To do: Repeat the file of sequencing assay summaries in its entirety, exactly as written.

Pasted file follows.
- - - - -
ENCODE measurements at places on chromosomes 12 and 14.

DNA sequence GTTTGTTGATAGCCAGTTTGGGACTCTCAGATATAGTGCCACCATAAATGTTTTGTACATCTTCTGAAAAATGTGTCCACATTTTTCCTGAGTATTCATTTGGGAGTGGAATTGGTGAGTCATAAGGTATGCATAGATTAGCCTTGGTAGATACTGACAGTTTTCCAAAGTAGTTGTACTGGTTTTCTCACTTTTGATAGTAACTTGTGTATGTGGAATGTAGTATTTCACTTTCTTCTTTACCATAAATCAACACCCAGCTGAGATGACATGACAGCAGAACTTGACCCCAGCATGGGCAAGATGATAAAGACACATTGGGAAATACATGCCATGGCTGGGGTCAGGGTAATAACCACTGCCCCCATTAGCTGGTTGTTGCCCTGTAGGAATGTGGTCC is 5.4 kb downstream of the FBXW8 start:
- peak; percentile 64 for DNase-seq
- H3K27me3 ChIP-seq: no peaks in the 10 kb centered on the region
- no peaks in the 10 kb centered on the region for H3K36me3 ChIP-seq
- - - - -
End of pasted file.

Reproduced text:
ENCODE measurements at places on chromosomes 12 and 14.

DNA sequence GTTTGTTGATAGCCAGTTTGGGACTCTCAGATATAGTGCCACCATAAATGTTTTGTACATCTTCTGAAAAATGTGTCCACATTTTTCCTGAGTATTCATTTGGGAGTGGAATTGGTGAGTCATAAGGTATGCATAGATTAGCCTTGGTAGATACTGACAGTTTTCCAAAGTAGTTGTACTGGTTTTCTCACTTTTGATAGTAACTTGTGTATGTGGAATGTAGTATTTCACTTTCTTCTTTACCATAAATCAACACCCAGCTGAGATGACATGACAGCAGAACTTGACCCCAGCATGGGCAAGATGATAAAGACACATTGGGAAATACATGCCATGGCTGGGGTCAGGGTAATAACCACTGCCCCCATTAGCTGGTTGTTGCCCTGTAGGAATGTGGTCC is 5.4 kb downstream of the FBXW8 start:
- peak; percentile 64 for DNase-seq
- H3K27me3 ChIP-seq: no peaks in the 10 kb centered on the region
- no peaks in the 10 kb centered on the region for H3K36me3 ChIP-seq